Air travel with four young, spirited individuals is its own special form of torture.
Just before take off, Zachary, who hasn’t been feeling quite himself for a week, started begging to “just get off and go home”. The fat, silent, crocodile tears slithering down his cherry red cheeks and his pleading eyes, told me he wasn’t kidding.
This dreamy Hawaiian vacation has been locked into place for 12 solid months. The very idea of relaxing on the pristine Hawaiian beaches, cool, crisp Lava Flow in hand, has been the sole reason I’ve survived most days leading up to today.
Five minutes into the five hour flight, Mr. Grey Hair With Glasses, in front of Lauren wormed around, while peeking between the seats, and with a tight, I’m-so-peeved-to-be-seated-in-front-of-the-ten-and-under-crowd, leathery smile, lectured her about how to gently close her tray table.
I’m seated next to Cinderella’s step sisters. Help me. I cannot fathom why they perpetually argue with each other. But, argue they do. Nonstop. I’m ready to ask to be seated elsewhere. Would that be weird?
Meanwhile, the brothers behind us are actually behaving. The children’s chewable Advil for which we paid top dollar in the airport bookstore seems to have kicked in. Zachary is holding on.
During drink service, the flight attendant takes pity upon us.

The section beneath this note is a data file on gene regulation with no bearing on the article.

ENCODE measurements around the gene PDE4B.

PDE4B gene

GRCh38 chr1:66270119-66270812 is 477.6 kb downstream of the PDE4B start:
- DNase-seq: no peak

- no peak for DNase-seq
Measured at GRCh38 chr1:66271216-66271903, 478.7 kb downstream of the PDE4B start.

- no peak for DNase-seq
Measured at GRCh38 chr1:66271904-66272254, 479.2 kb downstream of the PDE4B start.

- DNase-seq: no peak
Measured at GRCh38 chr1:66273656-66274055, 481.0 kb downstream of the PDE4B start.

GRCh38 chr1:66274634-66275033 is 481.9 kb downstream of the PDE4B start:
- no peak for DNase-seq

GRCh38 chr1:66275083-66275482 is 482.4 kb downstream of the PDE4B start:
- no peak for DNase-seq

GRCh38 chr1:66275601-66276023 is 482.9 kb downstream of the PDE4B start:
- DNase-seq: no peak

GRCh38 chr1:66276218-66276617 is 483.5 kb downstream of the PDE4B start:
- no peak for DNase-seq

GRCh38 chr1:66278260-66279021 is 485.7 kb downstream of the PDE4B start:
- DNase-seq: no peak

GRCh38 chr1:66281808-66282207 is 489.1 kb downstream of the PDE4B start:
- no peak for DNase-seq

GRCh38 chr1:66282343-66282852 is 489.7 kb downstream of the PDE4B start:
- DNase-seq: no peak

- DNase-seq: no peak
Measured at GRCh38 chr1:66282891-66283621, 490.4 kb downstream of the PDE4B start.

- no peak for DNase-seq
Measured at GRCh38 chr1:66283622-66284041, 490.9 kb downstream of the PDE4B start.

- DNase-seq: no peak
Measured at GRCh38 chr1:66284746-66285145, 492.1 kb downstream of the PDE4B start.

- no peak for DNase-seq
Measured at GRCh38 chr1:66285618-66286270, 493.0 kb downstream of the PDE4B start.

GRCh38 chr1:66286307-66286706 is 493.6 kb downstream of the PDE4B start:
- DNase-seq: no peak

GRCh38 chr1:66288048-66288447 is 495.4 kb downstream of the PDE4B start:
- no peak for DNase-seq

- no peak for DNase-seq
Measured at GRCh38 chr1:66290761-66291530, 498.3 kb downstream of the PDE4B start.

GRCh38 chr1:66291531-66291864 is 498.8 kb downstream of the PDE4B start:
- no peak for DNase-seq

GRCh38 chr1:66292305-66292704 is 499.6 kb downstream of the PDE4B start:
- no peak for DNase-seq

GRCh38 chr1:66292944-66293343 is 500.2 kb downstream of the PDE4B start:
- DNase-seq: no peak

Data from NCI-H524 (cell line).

“How many do you have?”
“Ohhhhhh my gawwwd!”
I force a small laugh. This is a scenario that has repeated itself dozens of times over the years.
“How old are they?”
I politely list their ages, and don’t even have to pause awkwardly to recall this time. Jovial flight attendant shakes her head and erupts in laughter. She grins a big you’re so nuts, grin.
“What’ll you have to drink?”
She reappears with the biggest little bottle of airplane vino ever. I think it’s nearly full sized. And she’s not even charging us for it. I look behind me, she’s deposited four free beers onto my husband’s plastic tray table. Four?Four!
We must really appear to need outside assistance.
Time passes by shoveling copious amounts of chemically enhanced edibles into our mouths. By the time the fasten seatbelt sign has disappeared, we’ve plowed through gummy bears, Cheez Its, Swedish Fish, Juicy Fruit Starburst flavored gum, strawberry icebreakers, s’mores fishies and Reese’s Pieces.
I hand out the surprises. A My Little Pony coloring book, An American Girl chapter book, level 2 Planes Fire and Rescue reader and Matchbox cars. They devour those too.
Soon we are all jumbled up. Everyone’s playing musical seats. Some are here. Some are there. Lauren, in her sparkly pumps, has been playing flight attendant for the past hour. The sharing of ear buds proves to be a poor way to save a buck.
I tell the kids we aren’t that far away from heaven, way up here. The boys stare at me.
“We’re like an hour away?”, asks Zachary.
I think so.
He adds, “So, God can actually smell us?”
Finally, we start the descent. The 757 floats down. Little blinking eyes peek out the tiny airplane windows. Through the clouds. Down, down, down. With a giant thud onto Earth, we’ve landed. Hello, Hawaii.
I carefully avert my eyes from those around us. Yes, I’m their mother. Please, stop judging me. I tried. Really, I did.
I over hear the man behind my husband say, “Well, it was a pleasure sitting behind these kids”.
He doesn’t know.
The kind gentleman doesn’t realize that I’ve reprimanded my daughters 496 times in 300 minutes. We bag it all up. Hurry. Let’s get out of here before we ruin the well behaved children perception that this misguided sole has.